The story of how Alan Mulally saved Ford

A book review
By Al Vinikour

(March 31, 2012) Heroes come in many forms: someone who saves a child from a burning building or pulls a pregnant woman from a crashed vehicle that’s ready to explode or even a foster parent who takes in a house full of handicapped children and gives them a better life.

But there’s another kind of hero that normally wouldn’t be recognized in that capacity and in his new book, American Icon, Bryce G. Hoffman highlights arguably the latest and most visible corporate hero in the world, Ford Motor Company CEO Alan Mulally.

Anyone who can read and has a pulse is at least somewhat familiar with the turmoil the American auto industry went through during its near-death experiences within the past five years. Two of the three major U. S. auto companies — namely General Motors and Chrysler — did in fact declare bankruptcy and if it weren’t for the life-saving financial assistance from Washington the American auto industry, including possibly thousands of suppliers, could very well have disappeared off the face of the earth.

The logical question to ask is if the American auto manufacturers were so close to death, how is it that Ford didn’t become part of this mix? The answer is quite simple; Ford had Alan Mulally…and the other two didn’t.

Business people who become household words are a rare commodity. For every Bill Gates and Steve Jobs there’s an Ernie Breech and a Kelly Johnson that most would have never heard of. However, every once-in-a-while there comes a colorful character so right for the time that his (or her) presence could have been scripted by Martin Scorsese. Alan Mulally, at right, is one of those rare individuals.

Mulally achieved his fame at Boeing where he began working in the late-60s as an aeronautical engineer. He eventually worked his way up to head Boeing’s Commercial Airplane Company and along the way “fathered” the “Triple Seven” (Boeing’s 777). And under his leadership he and his team managed to save the company after the crippling events of September 11, 2001.Those opportunities come along once in a lifetime, if at all. However, in Mulally’s case they happened twice.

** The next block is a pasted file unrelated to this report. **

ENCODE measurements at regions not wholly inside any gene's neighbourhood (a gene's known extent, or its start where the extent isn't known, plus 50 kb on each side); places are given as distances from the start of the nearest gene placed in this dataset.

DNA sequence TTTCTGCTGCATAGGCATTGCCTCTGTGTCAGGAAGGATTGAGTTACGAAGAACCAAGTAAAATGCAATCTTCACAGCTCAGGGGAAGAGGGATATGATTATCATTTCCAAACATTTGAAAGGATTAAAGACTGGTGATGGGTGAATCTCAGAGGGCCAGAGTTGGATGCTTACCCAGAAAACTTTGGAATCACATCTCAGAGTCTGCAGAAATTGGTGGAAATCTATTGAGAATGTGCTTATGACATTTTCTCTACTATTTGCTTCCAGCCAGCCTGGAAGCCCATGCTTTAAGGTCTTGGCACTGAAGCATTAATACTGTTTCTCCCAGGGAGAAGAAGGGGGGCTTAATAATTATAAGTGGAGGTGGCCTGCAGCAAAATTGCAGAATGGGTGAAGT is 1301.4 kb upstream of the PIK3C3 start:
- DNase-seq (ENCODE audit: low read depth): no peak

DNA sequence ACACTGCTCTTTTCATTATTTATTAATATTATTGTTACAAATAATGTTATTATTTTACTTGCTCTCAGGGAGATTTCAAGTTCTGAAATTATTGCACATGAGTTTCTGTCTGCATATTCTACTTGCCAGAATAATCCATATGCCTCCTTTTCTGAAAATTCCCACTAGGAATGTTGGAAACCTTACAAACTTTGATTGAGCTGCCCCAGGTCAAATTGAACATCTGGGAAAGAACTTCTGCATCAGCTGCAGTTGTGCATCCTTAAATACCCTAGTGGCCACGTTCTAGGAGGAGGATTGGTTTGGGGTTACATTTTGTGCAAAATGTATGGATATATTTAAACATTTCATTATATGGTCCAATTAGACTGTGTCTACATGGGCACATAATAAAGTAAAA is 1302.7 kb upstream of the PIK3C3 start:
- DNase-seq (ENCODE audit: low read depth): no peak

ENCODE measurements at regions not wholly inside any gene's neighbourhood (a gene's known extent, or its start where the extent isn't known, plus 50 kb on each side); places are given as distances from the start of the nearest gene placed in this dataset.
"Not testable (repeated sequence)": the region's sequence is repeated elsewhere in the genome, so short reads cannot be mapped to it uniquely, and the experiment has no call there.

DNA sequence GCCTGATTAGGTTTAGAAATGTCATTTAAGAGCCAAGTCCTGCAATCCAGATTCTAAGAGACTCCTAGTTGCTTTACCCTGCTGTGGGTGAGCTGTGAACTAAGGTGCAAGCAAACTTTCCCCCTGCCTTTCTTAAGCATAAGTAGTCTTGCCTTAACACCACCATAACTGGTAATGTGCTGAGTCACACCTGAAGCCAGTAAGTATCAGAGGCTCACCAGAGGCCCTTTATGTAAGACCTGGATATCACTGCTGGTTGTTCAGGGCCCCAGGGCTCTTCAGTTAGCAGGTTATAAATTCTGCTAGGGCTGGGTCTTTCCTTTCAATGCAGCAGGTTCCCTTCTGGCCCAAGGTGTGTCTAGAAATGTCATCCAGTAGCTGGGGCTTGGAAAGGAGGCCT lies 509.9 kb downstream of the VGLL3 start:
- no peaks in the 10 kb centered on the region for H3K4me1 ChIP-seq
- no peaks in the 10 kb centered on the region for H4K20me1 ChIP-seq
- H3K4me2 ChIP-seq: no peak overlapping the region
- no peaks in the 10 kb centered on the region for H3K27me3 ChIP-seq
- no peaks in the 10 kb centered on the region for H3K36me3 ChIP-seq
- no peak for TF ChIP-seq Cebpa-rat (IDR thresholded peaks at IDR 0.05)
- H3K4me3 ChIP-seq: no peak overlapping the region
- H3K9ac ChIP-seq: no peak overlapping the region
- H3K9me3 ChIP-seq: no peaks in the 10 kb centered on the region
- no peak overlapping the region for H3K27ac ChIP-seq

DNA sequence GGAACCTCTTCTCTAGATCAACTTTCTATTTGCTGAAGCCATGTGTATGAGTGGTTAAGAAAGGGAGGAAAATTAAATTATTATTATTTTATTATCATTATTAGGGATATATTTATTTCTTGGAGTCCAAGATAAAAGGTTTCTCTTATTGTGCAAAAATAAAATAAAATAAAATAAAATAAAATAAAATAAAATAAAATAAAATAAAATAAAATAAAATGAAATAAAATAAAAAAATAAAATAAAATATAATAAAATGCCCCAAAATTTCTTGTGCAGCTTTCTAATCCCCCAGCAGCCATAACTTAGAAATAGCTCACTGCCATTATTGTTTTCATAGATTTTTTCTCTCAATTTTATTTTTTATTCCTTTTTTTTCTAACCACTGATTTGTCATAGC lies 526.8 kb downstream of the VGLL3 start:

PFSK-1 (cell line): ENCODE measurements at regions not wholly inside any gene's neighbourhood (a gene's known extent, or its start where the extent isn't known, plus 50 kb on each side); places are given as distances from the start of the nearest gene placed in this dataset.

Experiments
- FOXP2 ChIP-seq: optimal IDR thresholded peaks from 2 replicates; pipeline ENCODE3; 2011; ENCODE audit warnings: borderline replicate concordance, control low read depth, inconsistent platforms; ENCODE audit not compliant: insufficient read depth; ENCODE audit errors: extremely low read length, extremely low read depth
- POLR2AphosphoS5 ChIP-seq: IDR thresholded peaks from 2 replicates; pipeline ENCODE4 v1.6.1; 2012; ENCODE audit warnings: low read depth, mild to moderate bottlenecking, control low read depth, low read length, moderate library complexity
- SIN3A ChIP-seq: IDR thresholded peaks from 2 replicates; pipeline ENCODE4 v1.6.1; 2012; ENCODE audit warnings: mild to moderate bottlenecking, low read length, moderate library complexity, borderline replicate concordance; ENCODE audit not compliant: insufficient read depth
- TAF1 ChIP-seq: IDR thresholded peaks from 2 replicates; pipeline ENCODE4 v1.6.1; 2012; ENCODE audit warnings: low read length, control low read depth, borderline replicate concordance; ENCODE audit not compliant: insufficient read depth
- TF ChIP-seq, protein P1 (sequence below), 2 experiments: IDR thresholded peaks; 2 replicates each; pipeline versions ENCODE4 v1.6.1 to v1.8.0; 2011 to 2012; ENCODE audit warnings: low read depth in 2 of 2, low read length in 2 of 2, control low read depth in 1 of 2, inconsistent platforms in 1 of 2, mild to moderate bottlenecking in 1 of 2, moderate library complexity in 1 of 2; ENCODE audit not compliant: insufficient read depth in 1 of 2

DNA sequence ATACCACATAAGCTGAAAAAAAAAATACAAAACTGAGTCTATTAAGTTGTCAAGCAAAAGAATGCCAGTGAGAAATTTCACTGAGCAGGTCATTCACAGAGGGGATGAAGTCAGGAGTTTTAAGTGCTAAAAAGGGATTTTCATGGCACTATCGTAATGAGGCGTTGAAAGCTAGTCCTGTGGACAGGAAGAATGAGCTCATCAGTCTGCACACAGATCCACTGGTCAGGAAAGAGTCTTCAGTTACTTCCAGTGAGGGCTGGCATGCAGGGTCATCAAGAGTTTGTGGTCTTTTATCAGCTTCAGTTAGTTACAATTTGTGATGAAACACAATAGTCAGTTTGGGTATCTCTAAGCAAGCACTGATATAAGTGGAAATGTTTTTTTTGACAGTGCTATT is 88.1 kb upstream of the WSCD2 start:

Flash back to the middle of the most recent full decade of the 21st Century. Through a history of repetitious behavior Ford Motor Company was tap dancing on a land mine while wearing diver’s boots. The company went from producing cash cow-big SUVs to facing oblivion in what seemed like the blink of an eye. And they were in the best shape of the Big 3!

The then CEO was William Clay Ford, Jr., great-grandson of the company’s scion, Henry Ford. In addition to representing the company he was also the chosen one to represent the entire Ford family, who through a special voting block of shares still controlled the company. Bill Ford is anything if not an honest man and totally devoid of an inflated ego so prevalent to the industry. He knew he was in over his head and needed help from an expert if the company were to survive and he and his minions went on a search to find the right person.